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Solar capacity addition on all India level remained at 5.5 GW in FY 2017 and 2.5 GW in H1FY2018.

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In Conversation with Mr. Girishkumar Kadam,Vice President and sector Head Corporate Ratings ICRA Limited
∙ Let’s start with the recent developments for solar sector in last one year.
 
Solar capacity addition on all India level remained at 5.5 GW in FY 2017 and 2.5 GW in H1FY2018. While solar energy capacity share in the all-India installed overall power generation capacity still remains limited at 4% as on Sept 2017, its share is rising considerably in renewable segment, also given the fact that wind capacity addition in near term remains adversely affected due to migration from feed-in tariff to bid tariff with limited progress seen in signing of bid based PPAs for wind energy in the current FY. The bidding activity for award of solar projects has however slowed down in CY 2017 (till Nov) as reflected in awarded project capacity of 3.75 GW as against 7.2 GW in the corresponding period of CY 2016. This is also in the midst of several factors like GST roll-out w.e.f. July 2017, an upward pressure on PV module price level in recent months, uncertainty on anti-dumping duty as well as the finalization of the new bidding guidelines for award of solar projects in August 2017. Further, the tariff competitiveness of solar photovoltaic (PV) energy has also improved in CY 2017 (9M) as evident from a decline in weighted average bid tariff to Rs. 3.12/kwh from Rs. 5.01/kwh in CY 2016 which is on account of the declining price trend of an imported PV module till May 2017 & also, the aggressive expectations by the bidders on module price level forecast. The lowest solar PV bid tariff so far remains at Rs. 2.44/kwh discovered in May 2017 for the project capacity awarded by Solar Energy Corporation of India Ltd (SECI) under National Solar Mission in Badhla Solar Park, Rajasthan. 
 
∙ As the assets become older, will aggressive bidding today become a pain point for the industry a few years down the line?
 
The imported PV module prices have shown an upward trend over the last five month period, increasing by about 15-17%, from about 30-32 cents /watt in May 2017 to about 36-38 cents/watt in September 2017. This increase is due to factors such as a) advancement of module sourcing from China by companies in the USA, in anticipation of imposition of anti-dumping duty on Chinese modules by December 2017, and b) extension of feed-in tariff regime for solar power projects in China till December 2017, thereby increasing demand. Such pricing pressure on imported PV modules, if sustained over the next three to six-month period, will have an adverse impact on the viability of the recently bid solar power projects, especially where the bid tariff is below Rs. 3.5/unit. However, the magnitude of such impact will vary based on the tariff level and other assumptions.  As per our estimates, a 6 cent/watt increase in the PV module price is estimated to result in an increase of about 11% in the capital cost, which in turn is estimated to result in a decline in cumulative average debt service coverage ratio (DSCR) by 0.12 times and decline in project IRR by 180 basis points for a solar power project with tariff of Rs. 2.5 per unit, assuming a debt: equity ratio of 70:30, INR-USD exchange rate of 65, cost of debt at 9.5% post commissioning with a debt repayment tenure of 18 years and a PLF level of 24% (with DC-AC ratio of 1.3 times and degradation factor of 0.5% per year). In this context, viability of solar bid tariffs remain critically dependent upon the capital cost, PLF level and availability of a long tenure debt at cost competitive rate. With imported PV module content, the capital cost for solar PV energy project remains exposed to volatility in both i.e. PV module price level and INR-USD exchange rate.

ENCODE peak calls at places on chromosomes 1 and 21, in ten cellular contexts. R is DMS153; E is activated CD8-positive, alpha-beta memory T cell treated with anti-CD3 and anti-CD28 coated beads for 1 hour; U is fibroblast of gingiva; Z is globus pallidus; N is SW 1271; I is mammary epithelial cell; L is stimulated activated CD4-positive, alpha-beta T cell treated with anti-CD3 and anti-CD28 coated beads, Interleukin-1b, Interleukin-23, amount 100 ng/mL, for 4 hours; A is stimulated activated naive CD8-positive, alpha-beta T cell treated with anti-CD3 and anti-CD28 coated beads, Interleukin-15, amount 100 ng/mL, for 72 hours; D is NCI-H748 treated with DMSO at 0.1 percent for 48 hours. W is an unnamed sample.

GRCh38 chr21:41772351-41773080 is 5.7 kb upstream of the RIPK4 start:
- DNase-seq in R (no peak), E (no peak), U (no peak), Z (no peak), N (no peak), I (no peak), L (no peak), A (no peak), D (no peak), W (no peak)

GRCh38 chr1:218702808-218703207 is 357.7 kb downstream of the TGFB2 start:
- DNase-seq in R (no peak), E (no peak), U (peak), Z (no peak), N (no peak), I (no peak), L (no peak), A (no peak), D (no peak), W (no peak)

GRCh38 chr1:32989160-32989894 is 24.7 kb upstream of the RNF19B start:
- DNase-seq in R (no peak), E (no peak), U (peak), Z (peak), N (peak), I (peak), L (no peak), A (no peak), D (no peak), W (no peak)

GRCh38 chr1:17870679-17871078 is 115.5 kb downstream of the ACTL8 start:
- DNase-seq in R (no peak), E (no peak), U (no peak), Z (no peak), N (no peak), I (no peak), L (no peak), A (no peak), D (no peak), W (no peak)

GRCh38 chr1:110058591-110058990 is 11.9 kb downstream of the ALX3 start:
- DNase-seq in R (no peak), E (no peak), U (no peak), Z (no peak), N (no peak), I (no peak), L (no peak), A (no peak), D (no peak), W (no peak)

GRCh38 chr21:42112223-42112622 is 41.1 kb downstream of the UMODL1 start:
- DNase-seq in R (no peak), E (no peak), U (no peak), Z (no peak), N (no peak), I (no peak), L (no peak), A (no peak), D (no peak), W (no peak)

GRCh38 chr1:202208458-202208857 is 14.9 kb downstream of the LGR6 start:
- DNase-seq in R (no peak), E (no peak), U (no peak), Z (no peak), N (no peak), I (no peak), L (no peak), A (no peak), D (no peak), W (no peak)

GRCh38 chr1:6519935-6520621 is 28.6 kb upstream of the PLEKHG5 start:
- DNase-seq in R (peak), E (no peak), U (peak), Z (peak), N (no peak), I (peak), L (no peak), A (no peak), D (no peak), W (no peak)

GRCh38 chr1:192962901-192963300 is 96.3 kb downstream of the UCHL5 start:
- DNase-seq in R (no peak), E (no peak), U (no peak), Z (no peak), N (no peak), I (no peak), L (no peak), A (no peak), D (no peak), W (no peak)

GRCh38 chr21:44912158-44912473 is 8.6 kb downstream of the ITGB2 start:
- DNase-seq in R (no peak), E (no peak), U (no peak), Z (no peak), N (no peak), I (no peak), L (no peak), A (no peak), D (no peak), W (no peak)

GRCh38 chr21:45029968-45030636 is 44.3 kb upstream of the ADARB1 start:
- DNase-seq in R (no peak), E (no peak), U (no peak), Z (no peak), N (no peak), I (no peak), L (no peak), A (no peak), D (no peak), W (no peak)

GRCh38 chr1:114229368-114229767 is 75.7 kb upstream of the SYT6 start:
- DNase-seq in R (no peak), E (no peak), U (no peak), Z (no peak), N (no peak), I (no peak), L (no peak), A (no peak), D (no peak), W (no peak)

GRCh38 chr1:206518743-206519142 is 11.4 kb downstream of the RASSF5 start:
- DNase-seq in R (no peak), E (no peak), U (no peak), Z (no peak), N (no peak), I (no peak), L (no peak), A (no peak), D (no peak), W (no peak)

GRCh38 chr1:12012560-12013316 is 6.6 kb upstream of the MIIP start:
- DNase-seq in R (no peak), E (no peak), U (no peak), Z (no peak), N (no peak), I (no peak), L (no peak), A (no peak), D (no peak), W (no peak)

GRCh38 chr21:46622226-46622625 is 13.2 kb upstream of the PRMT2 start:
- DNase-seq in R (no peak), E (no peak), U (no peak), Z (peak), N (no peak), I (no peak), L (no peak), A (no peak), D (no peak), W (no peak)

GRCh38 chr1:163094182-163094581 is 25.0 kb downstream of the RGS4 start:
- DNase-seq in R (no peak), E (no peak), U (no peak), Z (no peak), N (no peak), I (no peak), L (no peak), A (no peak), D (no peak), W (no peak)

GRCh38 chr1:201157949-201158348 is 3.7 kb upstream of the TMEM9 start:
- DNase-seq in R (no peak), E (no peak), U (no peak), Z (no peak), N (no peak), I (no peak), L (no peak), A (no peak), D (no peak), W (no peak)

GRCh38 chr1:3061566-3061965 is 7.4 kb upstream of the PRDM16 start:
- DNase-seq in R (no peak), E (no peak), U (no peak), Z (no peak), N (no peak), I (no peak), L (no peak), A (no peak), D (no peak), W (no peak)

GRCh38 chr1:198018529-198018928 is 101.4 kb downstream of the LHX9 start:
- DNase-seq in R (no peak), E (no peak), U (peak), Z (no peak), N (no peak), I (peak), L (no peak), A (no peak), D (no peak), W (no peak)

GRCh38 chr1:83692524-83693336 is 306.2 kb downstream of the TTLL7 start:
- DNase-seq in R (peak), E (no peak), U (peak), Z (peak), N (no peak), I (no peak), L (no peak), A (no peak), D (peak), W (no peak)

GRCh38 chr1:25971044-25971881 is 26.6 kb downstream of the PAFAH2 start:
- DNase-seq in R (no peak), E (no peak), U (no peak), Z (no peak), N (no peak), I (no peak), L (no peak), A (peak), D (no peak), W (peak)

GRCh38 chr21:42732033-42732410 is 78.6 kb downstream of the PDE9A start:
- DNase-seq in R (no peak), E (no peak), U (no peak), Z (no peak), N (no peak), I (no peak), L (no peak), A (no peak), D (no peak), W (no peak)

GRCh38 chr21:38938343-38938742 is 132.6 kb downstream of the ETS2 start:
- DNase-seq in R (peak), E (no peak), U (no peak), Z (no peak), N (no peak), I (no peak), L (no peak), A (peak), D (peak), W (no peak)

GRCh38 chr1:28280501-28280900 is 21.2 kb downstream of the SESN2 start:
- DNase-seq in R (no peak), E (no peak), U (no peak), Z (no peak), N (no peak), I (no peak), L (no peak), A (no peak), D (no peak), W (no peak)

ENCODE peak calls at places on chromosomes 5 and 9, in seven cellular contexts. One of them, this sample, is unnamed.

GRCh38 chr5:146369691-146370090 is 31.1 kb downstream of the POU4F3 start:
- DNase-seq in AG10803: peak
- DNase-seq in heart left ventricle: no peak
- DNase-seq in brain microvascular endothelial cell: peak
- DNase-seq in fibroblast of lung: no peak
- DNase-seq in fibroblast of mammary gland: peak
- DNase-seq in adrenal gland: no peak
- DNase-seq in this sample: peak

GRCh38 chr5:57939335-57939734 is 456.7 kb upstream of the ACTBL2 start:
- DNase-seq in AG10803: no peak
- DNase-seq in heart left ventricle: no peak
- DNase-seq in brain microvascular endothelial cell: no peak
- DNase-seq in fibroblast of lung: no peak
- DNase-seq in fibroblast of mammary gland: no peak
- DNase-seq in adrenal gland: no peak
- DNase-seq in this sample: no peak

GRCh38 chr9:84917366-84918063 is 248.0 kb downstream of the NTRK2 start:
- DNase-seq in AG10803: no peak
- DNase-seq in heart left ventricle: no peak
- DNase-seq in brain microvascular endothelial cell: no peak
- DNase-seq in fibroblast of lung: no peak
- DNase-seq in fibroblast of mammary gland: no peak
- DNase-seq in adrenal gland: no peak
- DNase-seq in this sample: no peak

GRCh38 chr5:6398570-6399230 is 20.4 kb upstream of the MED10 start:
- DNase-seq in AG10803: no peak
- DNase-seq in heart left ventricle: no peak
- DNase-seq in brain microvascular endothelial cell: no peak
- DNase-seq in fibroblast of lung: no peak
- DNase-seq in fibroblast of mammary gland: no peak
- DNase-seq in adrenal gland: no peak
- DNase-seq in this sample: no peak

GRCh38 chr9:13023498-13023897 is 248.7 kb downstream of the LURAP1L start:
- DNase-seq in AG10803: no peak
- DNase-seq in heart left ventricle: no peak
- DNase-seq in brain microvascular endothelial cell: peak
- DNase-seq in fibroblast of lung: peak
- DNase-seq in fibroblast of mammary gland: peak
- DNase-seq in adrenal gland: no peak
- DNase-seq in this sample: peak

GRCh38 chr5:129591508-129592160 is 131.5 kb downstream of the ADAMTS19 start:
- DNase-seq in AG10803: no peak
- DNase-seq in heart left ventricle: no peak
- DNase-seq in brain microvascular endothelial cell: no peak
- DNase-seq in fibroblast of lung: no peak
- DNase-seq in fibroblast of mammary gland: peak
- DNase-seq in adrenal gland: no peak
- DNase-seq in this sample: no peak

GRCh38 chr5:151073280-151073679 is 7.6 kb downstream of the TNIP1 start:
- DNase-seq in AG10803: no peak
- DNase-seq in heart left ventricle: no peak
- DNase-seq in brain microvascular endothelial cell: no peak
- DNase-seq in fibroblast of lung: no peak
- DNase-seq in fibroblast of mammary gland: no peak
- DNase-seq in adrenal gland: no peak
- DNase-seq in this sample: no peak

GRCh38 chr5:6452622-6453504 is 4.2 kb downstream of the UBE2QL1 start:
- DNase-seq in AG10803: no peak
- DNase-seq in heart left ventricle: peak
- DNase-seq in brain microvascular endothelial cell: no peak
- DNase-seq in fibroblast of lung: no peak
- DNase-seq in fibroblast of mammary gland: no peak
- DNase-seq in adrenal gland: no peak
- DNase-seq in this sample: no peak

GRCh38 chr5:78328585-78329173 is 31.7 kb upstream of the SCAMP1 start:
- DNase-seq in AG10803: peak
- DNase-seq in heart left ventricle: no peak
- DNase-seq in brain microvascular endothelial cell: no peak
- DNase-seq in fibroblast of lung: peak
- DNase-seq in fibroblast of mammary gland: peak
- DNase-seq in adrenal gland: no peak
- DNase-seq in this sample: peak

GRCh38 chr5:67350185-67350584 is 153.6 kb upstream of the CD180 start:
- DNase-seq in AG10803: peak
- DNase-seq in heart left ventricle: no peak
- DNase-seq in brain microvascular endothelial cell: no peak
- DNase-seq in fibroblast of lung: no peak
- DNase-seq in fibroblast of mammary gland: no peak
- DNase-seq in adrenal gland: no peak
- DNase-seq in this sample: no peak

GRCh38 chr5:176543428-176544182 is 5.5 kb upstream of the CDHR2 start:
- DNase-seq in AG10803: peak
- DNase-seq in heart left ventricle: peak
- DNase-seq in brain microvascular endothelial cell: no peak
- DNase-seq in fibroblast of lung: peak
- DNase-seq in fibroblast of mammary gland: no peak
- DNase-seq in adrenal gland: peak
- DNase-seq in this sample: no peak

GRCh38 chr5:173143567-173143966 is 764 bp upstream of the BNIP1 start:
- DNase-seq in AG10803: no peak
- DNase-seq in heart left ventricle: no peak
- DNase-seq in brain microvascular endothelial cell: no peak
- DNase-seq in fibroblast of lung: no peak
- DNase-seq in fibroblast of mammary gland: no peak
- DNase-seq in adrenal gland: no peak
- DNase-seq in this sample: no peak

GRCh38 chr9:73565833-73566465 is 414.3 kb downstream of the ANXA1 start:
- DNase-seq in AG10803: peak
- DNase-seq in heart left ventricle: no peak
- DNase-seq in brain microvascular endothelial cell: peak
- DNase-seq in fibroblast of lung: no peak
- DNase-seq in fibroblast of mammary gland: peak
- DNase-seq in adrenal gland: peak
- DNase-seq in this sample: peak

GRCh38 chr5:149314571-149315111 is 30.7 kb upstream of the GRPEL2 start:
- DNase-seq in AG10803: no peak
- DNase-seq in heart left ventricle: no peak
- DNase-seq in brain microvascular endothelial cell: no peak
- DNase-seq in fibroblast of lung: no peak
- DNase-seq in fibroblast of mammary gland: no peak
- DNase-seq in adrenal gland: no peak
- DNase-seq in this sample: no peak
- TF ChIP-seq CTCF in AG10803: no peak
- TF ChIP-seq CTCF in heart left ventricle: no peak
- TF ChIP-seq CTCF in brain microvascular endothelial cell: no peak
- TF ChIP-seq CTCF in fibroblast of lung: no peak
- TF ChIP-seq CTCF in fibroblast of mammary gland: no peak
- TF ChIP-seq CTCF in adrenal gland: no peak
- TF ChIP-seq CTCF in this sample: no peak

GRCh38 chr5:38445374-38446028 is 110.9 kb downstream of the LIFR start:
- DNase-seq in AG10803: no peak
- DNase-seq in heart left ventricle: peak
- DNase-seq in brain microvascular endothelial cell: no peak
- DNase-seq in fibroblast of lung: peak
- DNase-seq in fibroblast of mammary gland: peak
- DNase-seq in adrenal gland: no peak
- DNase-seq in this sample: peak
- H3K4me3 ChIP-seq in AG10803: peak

∙ Assessment for new bidding guidelines for award of solar projects to mitigate concerns for solar sector
 
The new bidding guidelines provide for compensation to solar power generators in case of off-take constraints arising from the delay in commissioning of transmission infrastructure, grid unavailability and grid back-down, which is favourable for solar power generators. While wind and solar power projects enjoy a “must run” status under the Indian Electricity Grid Code (IEGC) and have to be scheduled before any other source of power, there have been instances in a few states like Tamil Nadu and Rajasthan, where grid curtailment has been observed. Given the single-part tariff structure for these projects, the project cash flows and hence debt serviceability is directly linked to the actual generation and off-take by the procurers. In case of a delay in commissioning of transmission infrastructure or grid unavailability leading to loss of generation in any particular year, the compensation is in the form of procurement of excess generation (generation in excess of the maximum capacity utilisation factor (CUF)) equal to the generation loss, during the succeeding three contract years at PPA tariff. In case of a grid back-down, the minimum compensation shall be based on the average generation per hour during the month and the number of hours lost due to grid back-down at 50% (min) of the PPA tariff. For a solar power project having long-term PPA at Rs. 3.00 per unit and set up at a capital cost of Rs. 5.00 crore per MW, the cumulative debt service coverage ratio (DSCR) for the project would decline from 1.28 times to 1.14 times in case of a grid back-down for 10% of the time and without any compensation. However, the availability of compensation at 50% of the PPA tariff, would lead to a cumulative DSCR of 1.21 times, thereby lowering the impact of the grid back-down on the debt coverage metrics of the project.
 
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